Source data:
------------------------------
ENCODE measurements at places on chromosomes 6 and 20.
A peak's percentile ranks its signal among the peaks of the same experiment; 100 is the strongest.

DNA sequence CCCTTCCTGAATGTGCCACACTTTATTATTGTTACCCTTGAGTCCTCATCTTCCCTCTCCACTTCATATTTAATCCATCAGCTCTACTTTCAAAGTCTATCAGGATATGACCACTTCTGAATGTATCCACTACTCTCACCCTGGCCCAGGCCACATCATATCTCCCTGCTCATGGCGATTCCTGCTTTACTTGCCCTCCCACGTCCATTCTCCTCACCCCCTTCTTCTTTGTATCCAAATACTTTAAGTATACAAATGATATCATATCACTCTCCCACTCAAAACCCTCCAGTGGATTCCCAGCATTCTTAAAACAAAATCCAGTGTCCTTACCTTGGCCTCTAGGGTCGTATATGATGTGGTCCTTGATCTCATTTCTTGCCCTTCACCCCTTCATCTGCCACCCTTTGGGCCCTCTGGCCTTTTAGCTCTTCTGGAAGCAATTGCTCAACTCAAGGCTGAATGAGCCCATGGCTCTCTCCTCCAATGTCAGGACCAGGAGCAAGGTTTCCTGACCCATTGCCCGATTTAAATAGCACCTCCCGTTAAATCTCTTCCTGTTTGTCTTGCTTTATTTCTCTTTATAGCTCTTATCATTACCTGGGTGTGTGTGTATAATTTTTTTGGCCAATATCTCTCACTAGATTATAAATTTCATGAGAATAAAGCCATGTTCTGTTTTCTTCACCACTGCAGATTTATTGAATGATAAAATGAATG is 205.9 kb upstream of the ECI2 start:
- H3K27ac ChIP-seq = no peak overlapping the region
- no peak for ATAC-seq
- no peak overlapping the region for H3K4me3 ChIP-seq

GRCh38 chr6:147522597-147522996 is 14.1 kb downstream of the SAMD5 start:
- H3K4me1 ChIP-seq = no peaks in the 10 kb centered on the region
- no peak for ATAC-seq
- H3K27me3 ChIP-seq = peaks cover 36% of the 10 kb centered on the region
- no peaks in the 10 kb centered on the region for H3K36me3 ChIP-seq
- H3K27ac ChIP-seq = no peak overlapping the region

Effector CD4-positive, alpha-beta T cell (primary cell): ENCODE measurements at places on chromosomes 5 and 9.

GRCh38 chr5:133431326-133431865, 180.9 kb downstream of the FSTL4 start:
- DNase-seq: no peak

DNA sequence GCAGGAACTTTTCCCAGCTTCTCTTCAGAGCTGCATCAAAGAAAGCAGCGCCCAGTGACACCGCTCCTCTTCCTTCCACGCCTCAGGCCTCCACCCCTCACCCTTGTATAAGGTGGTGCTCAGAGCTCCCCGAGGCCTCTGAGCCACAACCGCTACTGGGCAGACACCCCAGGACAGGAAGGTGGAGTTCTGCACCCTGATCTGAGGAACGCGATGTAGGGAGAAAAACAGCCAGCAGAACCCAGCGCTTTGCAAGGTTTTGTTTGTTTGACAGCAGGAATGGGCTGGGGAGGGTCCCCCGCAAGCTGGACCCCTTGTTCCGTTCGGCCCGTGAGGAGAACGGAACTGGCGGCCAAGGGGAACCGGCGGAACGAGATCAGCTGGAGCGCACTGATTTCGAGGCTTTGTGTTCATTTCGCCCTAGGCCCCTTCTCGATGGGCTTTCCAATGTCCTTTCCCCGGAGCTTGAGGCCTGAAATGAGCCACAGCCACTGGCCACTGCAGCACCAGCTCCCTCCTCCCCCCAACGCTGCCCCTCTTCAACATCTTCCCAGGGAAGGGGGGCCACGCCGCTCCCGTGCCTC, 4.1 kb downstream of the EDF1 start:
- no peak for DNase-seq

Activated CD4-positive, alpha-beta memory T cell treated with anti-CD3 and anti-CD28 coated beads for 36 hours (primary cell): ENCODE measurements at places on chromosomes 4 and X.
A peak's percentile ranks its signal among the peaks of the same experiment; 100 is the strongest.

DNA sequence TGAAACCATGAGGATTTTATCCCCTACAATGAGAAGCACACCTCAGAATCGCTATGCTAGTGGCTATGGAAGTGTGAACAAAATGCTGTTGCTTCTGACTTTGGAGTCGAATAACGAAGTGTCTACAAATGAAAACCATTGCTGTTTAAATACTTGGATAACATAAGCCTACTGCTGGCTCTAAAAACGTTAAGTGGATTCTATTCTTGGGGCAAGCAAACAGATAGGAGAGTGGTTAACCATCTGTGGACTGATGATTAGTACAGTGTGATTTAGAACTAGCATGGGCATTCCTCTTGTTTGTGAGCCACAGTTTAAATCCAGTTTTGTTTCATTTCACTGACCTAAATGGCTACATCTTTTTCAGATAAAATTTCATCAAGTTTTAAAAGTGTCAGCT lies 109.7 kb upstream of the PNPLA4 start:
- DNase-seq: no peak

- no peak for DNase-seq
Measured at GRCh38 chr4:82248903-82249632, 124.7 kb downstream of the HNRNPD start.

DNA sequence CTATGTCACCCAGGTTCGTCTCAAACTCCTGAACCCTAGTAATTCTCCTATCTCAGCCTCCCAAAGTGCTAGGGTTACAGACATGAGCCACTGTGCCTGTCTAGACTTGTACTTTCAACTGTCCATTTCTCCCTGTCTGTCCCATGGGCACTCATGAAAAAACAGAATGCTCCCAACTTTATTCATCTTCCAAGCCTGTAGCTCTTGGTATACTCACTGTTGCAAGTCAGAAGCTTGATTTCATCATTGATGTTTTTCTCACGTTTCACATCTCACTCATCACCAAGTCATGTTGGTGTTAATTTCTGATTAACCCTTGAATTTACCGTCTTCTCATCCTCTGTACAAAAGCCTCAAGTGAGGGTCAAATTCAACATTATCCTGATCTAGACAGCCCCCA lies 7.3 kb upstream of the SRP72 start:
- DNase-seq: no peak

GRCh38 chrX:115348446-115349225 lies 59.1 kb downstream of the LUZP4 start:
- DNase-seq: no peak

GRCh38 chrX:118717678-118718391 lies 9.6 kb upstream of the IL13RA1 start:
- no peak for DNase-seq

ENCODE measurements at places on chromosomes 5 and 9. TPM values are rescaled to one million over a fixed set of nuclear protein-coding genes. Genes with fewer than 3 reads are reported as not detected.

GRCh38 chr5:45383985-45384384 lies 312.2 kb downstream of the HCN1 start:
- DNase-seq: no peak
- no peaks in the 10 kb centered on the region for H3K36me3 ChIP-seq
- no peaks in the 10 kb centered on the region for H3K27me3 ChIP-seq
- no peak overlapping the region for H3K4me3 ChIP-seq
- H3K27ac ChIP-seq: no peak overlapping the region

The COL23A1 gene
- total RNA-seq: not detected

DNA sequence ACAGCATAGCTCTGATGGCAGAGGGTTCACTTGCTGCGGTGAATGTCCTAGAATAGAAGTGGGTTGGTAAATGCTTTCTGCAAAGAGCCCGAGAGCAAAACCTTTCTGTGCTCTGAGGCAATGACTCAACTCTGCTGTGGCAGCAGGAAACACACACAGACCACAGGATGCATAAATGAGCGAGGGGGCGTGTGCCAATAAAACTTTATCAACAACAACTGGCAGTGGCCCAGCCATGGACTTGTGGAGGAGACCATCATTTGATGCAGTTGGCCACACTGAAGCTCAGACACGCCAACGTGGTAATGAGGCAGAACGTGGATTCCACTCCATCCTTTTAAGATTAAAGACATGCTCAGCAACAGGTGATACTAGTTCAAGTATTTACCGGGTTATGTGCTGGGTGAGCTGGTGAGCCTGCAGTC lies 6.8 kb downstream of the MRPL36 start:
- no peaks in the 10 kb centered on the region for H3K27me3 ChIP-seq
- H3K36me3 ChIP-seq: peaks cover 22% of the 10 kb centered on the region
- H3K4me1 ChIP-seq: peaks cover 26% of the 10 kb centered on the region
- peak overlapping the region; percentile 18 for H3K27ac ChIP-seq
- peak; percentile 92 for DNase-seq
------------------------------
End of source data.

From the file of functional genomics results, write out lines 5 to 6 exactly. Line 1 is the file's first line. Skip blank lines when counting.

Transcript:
- no peak for ATAC-seq
- no peak overlapping the region for H3K4me3 ChIP-seq